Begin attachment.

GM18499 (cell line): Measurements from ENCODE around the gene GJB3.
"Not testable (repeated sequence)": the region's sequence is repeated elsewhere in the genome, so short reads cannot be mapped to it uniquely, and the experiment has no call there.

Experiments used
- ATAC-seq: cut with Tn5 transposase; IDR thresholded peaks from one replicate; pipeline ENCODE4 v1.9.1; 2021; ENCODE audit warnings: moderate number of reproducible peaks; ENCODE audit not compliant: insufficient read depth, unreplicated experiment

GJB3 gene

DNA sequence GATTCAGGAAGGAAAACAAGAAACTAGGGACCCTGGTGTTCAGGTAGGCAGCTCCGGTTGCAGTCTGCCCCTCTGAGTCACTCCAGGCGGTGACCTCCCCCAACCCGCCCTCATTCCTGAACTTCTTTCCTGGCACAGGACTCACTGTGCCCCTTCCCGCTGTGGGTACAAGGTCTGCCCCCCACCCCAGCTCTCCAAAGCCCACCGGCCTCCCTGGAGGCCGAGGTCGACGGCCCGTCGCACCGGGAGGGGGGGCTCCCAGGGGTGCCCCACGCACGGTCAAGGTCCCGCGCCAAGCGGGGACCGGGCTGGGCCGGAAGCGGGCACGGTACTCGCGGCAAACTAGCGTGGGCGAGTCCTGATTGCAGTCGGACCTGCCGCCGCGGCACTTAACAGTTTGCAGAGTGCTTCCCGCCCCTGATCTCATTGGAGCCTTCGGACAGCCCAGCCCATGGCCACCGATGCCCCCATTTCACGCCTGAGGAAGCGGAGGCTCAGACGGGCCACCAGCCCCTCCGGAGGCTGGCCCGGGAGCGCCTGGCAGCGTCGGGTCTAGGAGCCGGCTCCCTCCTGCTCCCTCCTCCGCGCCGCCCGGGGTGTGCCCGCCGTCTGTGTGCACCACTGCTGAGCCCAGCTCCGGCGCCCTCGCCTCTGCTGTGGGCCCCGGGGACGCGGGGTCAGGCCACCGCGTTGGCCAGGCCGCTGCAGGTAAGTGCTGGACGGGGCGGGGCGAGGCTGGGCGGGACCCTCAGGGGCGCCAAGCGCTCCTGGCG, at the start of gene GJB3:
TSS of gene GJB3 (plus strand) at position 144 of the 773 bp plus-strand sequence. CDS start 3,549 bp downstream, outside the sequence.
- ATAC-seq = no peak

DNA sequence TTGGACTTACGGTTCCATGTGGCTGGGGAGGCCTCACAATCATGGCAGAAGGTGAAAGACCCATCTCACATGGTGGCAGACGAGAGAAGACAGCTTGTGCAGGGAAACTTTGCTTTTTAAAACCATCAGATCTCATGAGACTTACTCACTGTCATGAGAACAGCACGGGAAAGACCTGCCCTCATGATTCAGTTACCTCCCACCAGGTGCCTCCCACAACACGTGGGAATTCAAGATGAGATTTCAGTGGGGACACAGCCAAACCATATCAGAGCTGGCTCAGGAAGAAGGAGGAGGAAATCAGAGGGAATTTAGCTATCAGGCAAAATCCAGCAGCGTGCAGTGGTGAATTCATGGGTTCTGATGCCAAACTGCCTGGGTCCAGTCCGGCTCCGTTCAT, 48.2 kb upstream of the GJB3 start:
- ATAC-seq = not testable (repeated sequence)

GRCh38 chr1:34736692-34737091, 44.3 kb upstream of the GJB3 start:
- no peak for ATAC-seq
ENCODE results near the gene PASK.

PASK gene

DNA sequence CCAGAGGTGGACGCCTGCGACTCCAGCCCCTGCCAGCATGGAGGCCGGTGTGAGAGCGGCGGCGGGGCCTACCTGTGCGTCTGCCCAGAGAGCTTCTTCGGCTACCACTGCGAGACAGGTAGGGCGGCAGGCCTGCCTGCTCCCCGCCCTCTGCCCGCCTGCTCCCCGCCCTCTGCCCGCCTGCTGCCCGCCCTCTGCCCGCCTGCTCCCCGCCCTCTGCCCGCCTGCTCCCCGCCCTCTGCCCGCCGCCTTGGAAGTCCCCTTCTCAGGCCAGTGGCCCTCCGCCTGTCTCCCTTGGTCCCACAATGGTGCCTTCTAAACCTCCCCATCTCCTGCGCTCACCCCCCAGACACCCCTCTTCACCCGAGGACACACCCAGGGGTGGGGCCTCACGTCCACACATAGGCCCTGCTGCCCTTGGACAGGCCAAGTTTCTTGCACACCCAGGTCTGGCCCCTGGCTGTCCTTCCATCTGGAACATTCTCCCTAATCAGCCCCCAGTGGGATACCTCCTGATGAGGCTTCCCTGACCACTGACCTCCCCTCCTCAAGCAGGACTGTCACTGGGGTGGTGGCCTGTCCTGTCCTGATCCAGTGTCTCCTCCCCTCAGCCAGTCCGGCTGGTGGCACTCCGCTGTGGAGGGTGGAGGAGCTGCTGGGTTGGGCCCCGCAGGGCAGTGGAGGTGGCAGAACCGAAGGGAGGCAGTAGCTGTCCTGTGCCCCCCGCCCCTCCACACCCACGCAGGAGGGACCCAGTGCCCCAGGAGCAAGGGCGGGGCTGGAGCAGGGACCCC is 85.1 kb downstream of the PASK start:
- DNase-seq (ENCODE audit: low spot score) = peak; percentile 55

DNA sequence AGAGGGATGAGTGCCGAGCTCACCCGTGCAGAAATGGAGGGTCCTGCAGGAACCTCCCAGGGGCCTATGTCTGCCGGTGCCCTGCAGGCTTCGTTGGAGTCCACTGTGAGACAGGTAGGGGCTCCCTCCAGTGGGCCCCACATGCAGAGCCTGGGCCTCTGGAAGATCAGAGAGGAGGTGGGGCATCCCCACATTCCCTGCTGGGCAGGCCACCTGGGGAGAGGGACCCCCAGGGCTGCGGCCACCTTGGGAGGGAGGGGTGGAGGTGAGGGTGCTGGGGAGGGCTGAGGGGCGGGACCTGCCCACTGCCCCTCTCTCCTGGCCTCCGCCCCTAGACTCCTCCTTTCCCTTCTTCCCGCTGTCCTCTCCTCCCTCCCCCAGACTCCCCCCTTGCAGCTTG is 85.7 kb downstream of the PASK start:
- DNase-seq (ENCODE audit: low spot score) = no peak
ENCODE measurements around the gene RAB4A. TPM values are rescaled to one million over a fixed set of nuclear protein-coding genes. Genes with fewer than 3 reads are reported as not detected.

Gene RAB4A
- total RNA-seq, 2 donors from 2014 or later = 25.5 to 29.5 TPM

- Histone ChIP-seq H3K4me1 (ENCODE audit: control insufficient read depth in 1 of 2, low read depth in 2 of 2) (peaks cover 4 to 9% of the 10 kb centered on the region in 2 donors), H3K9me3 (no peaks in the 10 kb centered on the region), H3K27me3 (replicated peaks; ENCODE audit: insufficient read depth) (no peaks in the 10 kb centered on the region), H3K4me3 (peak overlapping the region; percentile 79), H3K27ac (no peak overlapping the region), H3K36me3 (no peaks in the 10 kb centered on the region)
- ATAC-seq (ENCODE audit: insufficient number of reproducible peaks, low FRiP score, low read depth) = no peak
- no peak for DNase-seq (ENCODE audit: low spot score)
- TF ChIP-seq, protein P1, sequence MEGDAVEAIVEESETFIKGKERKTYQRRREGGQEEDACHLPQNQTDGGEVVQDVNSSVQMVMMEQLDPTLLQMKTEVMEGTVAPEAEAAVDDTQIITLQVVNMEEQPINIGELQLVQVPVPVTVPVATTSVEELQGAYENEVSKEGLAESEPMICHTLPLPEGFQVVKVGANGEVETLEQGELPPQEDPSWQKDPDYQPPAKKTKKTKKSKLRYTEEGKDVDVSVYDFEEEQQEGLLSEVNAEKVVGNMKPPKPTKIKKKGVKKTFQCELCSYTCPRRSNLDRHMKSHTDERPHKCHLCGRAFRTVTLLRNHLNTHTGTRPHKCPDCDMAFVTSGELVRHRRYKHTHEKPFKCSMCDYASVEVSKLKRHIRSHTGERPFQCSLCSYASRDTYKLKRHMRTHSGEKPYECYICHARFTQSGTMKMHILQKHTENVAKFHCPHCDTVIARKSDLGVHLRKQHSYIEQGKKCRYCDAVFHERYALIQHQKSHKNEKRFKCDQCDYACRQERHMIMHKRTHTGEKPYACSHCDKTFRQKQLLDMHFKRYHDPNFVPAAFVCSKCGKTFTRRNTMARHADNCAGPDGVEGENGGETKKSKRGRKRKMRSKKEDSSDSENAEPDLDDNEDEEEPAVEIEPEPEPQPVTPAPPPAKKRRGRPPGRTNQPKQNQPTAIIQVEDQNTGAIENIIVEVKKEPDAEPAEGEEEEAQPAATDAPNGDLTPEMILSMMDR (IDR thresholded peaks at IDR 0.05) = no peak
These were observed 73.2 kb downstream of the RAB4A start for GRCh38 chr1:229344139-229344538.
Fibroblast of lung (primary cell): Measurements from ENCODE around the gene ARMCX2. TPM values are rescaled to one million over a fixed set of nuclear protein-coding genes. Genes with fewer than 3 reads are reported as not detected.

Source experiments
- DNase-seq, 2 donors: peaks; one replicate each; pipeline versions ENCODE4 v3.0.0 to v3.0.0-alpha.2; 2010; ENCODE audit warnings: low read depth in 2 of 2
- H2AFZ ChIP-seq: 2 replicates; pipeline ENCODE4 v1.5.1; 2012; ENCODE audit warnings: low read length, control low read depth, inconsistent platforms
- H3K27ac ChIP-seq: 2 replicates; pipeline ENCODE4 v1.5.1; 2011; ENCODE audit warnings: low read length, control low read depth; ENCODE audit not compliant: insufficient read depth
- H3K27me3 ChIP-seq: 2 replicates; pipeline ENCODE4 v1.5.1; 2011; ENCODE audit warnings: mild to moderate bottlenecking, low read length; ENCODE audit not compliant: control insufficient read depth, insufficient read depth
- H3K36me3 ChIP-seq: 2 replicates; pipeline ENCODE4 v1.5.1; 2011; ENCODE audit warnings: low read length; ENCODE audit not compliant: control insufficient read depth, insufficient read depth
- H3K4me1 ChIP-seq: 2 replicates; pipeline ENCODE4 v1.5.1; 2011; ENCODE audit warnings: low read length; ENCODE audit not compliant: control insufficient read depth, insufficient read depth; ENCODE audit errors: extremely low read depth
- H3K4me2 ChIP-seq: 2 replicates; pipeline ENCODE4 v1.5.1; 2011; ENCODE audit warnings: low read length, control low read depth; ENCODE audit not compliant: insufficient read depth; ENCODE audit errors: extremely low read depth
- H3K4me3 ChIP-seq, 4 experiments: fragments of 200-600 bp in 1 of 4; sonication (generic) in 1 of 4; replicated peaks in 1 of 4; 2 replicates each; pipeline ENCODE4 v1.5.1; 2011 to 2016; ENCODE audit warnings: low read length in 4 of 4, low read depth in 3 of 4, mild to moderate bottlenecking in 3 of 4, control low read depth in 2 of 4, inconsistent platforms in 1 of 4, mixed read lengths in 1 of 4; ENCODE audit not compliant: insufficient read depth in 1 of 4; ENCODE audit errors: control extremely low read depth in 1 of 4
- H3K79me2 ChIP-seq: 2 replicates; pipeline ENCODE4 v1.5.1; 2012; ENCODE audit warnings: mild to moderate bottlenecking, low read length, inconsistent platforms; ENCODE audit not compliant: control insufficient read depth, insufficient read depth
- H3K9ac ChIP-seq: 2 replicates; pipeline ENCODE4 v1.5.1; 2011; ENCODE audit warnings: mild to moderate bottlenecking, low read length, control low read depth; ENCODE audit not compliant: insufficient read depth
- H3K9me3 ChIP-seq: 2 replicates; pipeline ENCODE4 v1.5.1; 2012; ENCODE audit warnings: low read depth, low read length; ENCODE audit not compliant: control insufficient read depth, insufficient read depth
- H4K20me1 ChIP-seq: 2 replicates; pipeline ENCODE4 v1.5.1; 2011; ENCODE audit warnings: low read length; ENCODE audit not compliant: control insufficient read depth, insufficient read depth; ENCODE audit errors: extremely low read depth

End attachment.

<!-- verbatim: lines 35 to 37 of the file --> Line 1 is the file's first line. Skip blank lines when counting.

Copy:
- H3K4me2 ChIP-seq: 2 replicates; pipeline ENCODE4 v1.5.1; 2011; ENCODE audit warnings: low read length, control low read depth; ENCODE audit not compliant: insufficient read depth; ENCODE audit errors: extremely low read depth
- H3K4me3 ChIP-seq, 4 experiments: fragments of 200-600 bp in 1 of 4; sonication (generic) in 1 of 4; replicated peaks in 1 of 4; 2 replicates each; pipeline ENCODE4 v1.5.1; 2011 to 2016; ENCODE audit warnings: low read length in 4 of 4, low read depth in 3 of 4, mild to moderate bottlenecking in 3 of 4, control low read depth in 2 of 4, inconsistent platforms in 1 of 4, mixed read lengths in 1 of 4; ENCODE audit not compliant: insufficient read depth in 1 of 4; ENCODE audit errors: control extremely low read depth in 1 of 4
- H3K79me2 ChIP-seq: 2 replicates; pipeline ENCODE4 v1.5.1; 2012; ENCODE audit warnings: mild to moderate bottlenecking, low read length, inconsistent platforms; ENCODE audit not compliant: control insufficient read depth, insufficient read depth